Europe's largest bank HSBC said it would remain headquartered in Britain, rejecting a move to Hong Kong despite concerns about increased regulation in the UK and a possible split from the EU.
The Hongkong and Shanghai Banking Corporation said London's many advantages meant it was "ideally positioned" to provide a home base.
It made no reference to growing fears in Hong Kong that the city's freedoms are being eroded by an increasingly influential China, a trend observers say could damage its status as a freewheeling finance hub.
The bank began its review of where to put its headquarters in April last year, two weeks before a British general election, amid growing calls for a crackdown on a banking sector seen by many voters as feckless.
But after almost a year, during which it reportedly sought advice from former US Secretary of State Henry Kissinger among others, the board unanimously decided to stay put.
"London is one of the world's leading international financial centres and home to a large pool of highly skilled, international talent," the bank said in a statement.
"It remains therefore ideally positioned to be the home base for a global financial institution such as HSBC."
Investors cheered the decision, with the bank's Hong Kong-listed stock rising almost four percent in afternoon trade.
Chief executive Stuart Gulliver said the final choice had been between Britain and Hong Kong, although the review had also reportedly considered Germany and the United States.
The British government has pledged to hold a referendum on membership of the European Union. Supporters say membership is vital if London is to continue to thrive as a financial centre for the continent.
In the run-up to HSBC's decision, some had argued that a Britain outside the EU would be less attractive to big business.
- Hong Kong 'pivotal' -
While the uncertainty may have counted against London, slowing growth in China -- for which Hong Kong acts as an important gateway -- has made the former British colony less attractive in recent months.
Hong Kong is semi-autonomous, with an agreement that its way of life -- and freedoms unseen on the mainland -- must be protected for 50 years from the date of the 1997 handover.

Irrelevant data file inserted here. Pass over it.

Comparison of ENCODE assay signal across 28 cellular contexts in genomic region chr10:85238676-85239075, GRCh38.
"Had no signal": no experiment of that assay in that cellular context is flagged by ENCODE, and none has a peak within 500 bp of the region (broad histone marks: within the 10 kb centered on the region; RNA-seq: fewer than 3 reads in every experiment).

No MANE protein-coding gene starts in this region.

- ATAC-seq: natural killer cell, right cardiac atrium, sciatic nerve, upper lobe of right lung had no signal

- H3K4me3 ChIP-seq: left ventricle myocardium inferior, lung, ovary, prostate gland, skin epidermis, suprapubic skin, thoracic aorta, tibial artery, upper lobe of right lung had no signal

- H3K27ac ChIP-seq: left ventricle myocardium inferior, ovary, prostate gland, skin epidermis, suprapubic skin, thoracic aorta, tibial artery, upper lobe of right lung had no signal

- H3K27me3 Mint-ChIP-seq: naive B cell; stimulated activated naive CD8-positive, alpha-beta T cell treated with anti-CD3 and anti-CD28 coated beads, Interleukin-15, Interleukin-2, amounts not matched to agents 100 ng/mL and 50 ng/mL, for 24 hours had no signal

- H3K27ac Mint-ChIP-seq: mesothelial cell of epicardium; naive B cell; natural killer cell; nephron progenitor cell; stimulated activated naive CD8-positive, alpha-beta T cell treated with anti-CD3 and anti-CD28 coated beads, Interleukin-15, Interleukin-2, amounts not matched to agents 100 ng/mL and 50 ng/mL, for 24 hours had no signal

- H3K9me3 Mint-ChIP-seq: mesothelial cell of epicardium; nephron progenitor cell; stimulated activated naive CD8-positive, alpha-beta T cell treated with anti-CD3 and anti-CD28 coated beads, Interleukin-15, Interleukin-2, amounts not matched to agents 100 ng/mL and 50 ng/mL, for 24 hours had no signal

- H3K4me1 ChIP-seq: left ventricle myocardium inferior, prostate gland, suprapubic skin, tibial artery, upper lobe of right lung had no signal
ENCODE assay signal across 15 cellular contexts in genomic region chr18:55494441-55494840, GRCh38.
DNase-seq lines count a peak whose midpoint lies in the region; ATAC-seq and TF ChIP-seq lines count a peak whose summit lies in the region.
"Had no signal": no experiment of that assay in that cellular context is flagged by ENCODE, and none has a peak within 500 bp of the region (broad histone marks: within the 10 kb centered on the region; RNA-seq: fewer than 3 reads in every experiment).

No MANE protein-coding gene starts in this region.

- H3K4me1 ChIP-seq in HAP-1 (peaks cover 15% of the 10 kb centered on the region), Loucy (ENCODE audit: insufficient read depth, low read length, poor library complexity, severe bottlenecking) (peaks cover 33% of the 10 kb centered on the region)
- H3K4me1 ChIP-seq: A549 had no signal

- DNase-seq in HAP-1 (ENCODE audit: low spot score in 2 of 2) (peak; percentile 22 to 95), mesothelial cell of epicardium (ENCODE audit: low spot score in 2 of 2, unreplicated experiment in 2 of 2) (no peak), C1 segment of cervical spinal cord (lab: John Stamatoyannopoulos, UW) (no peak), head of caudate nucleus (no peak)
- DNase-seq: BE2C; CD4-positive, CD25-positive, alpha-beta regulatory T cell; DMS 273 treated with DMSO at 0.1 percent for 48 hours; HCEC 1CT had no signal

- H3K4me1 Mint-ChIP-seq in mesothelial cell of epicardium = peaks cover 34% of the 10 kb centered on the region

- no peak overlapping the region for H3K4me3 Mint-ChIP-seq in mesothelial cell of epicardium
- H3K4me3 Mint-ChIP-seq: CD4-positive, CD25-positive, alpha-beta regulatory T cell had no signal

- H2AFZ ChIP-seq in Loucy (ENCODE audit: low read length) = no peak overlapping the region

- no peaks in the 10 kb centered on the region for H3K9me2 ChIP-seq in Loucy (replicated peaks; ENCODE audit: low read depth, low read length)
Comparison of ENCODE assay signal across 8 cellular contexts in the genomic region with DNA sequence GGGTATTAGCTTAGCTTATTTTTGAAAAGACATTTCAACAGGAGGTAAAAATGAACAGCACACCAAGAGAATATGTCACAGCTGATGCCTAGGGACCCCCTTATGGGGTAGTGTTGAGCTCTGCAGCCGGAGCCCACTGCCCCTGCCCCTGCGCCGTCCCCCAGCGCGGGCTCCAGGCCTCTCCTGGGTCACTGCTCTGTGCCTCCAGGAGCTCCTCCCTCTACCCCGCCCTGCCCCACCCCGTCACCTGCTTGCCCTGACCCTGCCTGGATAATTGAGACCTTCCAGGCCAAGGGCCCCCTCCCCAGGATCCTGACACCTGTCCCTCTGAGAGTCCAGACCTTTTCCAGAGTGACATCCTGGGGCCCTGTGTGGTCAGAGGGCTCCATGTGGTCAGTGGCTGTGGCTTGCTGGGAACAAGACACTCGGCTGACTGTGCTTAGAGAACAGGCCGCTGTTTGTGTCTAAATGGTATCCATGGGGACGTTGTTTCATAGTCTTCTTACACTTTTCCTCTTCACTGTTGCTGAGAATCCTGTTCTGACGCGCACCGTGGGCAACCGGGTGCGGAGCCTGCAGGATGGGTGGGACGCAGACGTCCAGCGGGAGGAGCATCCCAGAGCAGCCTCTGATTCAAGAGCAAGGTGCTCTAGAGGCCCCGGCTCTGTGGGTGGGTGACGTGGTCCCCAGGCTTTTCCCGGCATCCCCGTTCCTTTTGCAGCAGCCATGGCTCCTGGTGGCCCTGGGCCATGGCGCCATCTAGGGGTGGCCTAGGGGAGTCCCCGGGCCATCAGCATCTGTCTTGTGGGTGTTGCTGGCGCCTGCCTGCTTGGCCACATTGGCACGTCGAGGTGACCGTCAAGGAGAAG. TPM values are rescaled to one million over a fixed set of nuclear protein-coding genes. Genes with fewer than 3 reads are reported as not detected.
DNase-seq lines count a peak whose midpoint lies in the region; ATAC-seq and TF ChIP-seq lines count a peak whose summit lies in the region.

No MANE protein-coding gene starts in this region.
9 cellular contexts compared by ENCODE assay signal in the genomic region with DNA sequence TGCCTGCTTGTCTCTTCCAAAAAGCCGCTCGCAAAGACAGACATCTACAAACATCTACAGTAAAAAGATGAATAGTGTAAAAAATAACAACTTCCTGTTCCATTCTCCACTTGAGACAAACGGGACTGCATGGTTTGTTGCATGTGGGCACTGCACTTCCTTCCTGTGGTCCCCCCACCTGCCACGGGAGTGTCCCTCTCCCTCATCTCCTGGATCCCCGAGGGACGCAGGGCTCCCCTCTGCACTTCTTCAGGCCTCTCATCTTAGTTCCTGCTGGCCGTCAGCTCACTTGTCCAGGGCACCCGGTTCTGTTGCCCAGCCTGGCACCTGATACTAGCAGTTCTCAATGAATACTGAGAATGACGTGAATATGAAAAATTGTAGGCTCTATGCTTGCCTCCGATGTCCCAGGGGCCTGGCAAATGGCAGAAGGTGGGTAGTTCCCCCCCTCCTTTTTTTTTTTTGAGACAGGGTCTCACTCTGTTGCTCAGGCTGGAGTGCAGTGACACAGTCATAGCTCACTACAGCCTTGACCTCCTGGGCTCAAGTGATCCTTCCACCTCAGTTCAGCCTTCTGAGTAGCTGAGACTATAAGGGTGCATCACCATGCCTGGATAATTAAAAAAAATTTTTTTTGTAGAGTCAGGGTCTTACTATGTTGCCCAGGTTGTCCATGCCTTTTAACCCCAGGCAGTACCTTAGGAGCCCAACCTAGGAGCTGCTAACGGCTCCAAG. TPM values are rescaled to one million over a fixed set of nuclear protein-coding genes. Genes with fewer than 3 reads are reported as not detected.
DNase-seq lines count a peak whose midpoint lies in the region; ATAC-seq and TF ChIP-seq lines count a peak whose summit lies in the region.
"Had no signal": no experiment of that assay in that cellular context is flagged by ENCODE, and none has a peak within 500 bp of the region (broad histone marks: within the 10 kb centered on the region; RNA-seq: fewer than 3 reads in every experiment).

But the recent disappearance of five Hong Kong booksellers known for titles critical of Beijing has fuelled fears those freedoms are being eroded.
Hong Kong analysts said the decision to stay in London was expected.
Frances Lun of Geo Securities said the headquarters review had been designed to put pressure on the UK government over regulations.
"Multinationals have been doing this for a century... to win concessions from the government because they are huge employers and contributors to GDP," he told AFP.
Jackson Wong of Simsen Securities said the decision to stay put had come down to a matter of reputation, as London was a bigger financial centre than Hong Kong.
Wong said recent turbulence in Hong Kong would be a "negative point" for investors and international companies, but would not override the city's status as a finance hub.
The bank said "Asia remains at the heart of the group's strategy" and that it would put particular emphasis on investing further in China's Pearl River Delta and Southeast Asia, with Hong Kong playing a "pivotal" role.
A British finance ministry spokeswoman said the decision was "a vote of confidence in the government's economic plan and a boost to our goal of making the UK a great place to do more business with China and the rest of Asia".
Carolyn Fairbairn, director-general of the Confederation of British Industry, also welcomed the decision.
"We want to have truly global companies, major employers like HSBC, headquartered here," she said.
The review "emphasises the need for the UK to continuously stay competitive on regulation, tax and talent," she added.
HSBC has been based in Britain since 1992 when it took over Midland Bank and shifted its headquarters from Hong Kong to London.
It was founded in Hong Kong and Shanghai in 1865 and 48,000 of its 257,000 global staff are in Britain.